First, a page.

Time was, coming out of the closet meant People magazine covers and "Exclusive!" banners.
No longer. While coming out remains an occassion of huge importance for many public figures, the route of choice these days is to casually mention your sexuality in an interview, drop it into conversation, or make your manifesto in an email and let your friend release it to the world at large, as Anderson Cooper did today.
Click through to see how Cooper and three other stars have come out without fanfare in the past year:
The CNN anchor and daytime talk show host came out in an email to the Daily Beast's Andrew Sullivan that was published on Sullivan's blog this morning. Cooper, 45, was responding to an Entertainment Weekly article about how gay public figures are increasingly coming out in more restrained ways than in the past.
"The fact is, I'm gay, always have been, always will be, and I couldn't be any more happy, comfortable with myself, and proud," Cooper wrote.
Cooper explained that he kept his sexuality private "for professional reasons," but had "begun to consider whether the unintended outcomes of maintaining my privacy outweigh personal and professional principle." Instances of gay bullying made him "believe there is value in making clear where I stand."
While he didn't go into the specifics about romantic relationships, he wrote,"I am also blessed far beyond having a great career. I love, and I am loved."
Parsons, the Emmy-winning star of CBS' "Big Bang Theory," came out in a New York Times article published in May. Writer Patrick Healy connected the dots while explaining why the play "The Normal Heart," in which Parsons played a young gay rights activist, resonated with him deeply: "Mr. Parsons is gay and in a 10-year relationship, and working with an ensemble again onstage was like nourishment, he said."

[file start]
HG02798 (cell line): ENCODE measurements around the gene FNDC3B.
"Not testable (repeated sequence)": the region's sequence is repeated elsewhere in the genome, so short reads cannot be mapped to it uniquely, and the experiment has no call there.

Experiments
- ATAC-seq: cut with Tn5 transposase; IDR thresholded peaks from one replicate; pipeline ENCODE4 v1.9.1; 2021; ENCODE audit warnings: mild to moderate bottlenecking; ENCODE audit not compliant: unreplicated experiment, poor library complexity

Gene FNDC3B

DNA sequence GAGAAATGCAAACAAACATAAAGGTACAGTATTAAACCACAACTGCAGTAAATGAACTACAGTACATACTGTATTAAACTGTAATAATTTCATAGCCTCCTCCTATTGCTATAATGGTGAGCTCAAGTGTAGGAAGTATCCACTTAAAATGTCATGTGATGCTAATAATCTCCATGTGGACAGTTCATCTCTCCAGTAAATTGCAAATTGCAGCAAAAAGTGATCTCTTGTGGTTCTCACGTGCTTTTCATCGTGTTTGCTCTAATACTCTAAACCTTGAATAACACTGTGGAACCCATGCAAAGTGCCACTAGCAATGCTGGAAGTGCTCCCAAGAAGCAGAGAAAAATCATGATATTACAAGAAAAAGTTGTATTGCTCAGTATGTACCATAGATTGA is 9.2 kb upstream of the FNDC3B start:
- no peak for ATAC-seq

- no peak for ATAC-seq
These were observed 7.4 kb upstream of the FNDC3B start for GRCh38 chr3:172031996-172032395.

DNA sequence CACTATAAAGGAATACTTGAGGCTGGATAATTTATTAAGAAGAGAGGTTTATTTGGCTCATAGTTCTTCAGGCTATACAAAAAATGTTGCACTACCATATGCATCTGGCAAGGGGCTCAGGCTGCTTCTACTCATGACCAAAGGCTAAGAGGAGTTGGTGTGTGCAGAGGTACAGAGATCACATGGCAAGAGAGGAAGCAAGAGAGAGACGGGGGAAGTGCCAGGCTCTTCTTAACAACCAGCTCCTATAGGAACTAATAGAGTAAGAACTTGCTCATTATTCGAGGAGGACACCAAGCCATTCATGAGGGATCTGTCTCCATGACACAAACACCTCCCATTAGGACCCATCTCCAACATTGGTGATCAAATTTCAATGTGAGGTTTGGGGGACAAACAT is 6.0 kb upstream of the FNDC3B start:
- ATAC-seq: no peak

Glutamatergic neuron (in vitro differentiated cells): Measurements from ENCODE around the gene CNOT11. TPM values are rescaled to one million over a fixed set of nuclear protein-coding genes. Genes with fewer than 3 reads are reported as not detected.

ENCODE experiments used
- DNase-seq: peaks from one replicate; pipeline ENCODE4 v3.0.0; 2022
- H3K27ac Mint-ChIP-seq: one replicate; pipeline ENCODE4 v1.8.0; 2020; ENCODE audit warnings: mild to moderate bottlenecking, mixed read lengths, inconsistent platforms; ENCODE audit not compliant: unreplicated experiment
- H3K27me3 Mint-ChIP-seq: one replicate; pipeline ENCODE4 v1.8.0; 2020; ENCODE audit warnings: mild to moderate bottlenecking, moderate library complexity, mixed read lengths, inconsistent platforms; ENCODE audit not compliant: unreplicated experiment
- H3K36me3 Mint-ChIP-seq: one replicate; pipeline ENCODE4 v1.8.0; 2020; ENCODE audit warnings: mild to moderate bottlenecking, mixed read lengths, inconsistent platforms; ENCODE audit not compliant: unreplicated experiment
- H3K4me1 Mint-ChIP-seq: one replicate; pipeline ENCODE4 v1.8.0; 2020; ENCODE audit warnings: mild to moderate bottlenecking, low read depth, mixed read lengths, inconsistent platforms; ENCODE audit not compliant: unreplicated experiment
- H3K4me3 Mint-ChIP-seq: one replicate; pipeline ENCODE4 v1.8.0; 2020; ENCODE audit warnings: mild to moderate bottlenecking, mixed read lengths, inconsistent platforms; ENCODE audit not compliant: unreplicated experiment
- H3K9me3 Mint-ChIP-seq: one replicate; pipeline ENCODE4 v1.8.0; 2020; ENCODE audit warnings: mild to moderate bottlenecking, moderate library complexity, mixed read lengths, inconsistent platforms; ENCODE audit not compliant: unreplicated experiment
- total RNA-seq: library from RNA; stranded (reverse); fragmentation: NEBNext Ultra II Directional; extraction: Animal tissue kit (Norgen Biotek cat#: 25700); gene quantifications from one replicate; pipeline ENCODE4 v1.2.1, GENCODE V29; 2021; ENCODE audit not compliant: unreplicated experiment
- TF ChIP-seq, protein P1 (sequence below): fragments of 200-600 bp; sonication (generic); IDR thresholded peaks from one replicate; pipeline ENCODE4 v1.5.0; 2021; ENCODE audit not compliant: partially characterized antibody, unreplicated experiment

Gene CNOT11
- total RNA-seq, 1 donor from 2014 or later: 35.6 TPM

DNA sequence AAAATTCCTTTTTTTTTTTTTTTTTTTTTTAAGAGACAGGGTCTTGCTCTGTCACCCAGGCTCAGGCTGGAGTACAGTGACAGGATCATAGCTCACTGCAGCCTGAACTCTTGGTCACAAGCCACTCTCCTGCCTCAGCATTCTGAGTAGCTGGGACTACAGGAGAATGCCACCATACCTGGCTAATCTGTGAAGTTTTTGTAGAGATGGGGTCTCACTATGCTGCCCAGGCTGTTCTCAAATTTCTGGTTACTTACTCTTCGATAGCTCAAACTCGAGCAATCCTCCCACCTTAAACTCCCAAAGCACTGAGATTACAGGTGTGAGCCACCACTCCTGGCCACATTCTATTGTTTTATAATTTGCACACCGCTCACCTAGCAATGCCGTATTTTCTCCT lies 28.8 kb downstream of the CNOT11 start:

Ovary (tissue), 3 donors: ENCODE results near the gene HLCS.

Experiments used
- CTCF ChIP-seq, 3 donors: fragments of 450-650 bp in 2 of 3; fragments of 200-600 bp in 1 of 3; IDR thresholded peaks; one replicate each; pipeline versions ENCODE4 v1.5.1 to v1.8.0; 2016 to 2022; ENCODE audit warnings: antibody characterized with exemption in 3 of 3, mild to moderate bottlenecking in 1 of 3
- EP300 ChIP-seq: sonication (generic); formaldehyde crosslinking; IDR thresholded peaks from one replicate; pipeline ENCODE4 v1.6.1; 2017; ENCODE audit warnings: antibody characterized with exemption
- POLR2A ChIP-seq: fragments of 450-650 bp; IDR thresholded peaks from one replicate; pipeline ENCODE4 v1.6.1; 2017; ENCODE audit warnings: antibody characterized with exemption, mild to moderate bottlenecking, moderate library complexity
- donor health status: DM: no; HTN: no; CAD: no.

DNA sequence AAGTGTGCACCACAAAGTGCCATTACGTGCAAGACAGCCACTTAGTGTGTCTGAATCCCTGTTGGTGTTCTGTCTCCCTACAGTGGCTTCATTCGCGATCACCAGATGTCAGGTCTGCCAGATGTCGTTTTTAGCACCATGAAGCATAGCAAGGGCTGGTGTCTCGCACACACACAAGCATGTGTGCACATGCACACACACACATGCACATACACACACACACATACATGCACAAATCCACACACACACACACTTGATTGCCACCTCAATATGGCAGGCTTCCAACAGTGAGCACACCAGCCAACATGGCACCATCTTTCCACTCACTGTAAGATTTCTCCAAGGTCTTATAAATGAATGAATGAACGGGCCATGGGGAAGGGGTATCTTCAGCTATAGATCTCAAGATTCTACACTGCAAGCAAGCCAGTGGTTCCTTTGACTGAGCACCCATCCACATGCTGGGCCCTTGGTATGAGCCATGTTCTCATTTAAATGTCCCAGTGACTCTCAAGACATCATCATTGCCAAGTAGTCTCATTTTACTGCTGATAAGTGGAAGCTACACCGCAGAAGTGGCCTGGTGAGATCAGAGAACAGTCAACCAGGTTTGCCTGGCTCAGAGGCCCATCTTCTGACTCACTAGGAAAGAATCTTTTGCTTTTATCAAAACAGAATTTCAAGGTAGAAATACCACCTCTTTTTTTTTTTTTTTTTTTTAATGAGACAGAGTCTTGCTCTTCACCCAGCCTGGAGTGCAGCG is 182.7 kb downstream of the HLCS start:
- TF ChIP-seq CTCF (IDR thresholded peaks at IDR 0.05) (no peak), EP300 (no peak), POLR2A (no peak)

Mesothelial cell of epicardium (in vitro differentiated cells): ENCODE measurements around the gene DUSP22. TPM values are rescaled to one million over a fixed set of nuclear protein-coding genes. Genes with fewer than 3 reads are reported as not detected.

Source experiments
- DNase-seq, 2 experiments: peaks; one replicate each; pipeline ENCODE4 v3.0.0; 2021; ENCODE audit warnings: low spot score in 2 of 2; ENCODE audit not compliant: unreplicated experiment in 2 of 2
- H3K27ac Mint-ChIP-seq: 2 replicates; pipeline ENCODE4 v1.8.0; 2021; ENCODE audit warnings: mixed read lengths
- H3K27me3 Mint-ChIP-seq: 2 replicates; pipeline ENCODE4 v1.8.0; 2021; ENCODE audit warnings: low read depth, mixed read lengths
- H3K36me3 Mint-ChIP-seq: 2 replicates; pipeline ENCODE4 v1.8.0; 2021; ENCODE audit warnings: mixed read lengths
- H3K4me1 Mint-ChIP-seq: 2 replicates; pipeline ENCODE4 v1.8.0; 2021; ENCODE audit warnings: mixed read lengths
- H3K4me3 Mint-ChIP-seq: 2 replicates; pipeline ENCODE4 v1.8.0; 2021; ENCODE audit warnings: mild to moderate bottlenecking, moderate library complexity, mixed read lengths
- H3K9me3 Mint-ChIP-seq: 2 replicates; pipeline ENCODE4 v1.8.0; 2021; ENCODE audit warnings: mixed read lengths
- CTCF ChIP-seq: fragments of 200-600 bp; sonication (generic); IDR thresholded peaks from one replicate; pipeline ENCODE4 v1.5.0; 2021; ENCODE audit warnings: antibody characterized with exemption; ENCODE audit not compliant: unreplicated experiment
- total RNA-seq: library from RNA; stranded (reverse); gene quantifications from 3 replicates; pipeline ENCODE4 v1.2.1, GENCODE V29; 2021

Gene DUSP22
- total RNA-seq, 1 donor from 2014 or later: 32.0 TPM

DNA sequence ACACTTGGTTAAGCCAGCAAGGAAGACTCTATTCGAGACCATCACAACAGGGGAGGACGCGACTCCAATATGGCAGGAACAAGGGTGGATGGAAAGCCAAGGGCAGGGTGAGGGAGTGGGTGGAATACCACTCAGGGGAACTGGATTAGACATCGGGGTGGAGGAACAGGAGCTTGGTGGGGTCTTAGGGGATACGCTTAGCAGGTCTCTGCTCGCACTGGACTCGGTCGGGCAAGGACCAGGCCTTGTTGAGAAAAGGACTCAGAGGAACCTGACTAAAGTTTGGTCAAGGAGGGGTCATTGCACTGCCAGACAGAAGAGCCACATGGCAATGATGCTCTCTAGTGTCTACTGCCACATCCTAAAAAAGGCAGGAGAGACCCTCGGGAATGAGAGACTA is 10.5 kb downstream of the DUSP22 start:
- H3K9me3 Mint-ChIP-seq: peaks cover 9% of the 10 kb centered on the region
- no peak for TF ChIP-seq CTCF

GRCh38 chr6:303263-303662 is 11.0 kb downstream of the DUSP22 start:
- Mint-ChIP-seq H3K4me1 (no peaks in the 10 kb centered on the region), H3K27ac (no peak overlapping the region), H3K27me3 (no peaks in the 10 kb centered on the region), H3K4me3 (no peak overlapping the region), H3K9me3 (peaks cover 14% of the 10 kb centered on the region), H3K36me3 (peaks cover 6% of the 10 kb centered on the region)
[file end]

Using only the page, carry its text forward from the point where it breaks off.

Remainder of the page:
Parsons, 39, has yet to comment further on his sexuality. Though the Times didn't identify the actor's partner, he thanked Todd Spiewak, a man he's been romantically linked to for years, during a 2010 Emmy Award acceptance speech.
"White Collar" actor Bomer went public with his sexuality at the Steve Chase Humanitarian Awards in February. While accepting an award for his work fighting HIV/AIDS, Bomer said he'd "really especially like to thank my beautiful family: Simon, Kit, Walker, Henry.... You will always be my proudest accomplishment." That was a nod to his longtime partner, Hollywood publicist Simon Halls, and the three children they've had via surrogates. Following that acknowledgement, in April, Bomer and Halls made a rare red carpet appearance together.
"Star Trek" star Quinto decided to talk openly about his sexuality after the suicide of Jamey Rodemeyer, a 14-year-old gay rights activist who took his life after years of anti-gay bullying. "As a gay man I look at that and say there's a hopelessness that surrounds it," he told New York Magazine in October. "But as a human being I look at it and say 'Why? Where's this disparity coming from, and why can't we as a culture and society dig deeper to examine that?' We're terrified of facing ourselves.'"
Qunito, 35, further elaborated about his decision to come out on his blog. "In light of Jamey's death -- it became clear to me in an instant that living a gay life without publicly acknowledging it -- is simply not enough to make any significant contribution to the immense work that lies ahead on the road to complete equality," he wrote. "Our society needs to recognize the unstoppable momentum toward unequivocal civil equality for every gay lesbian bisexual and transgendered citizen of this country."
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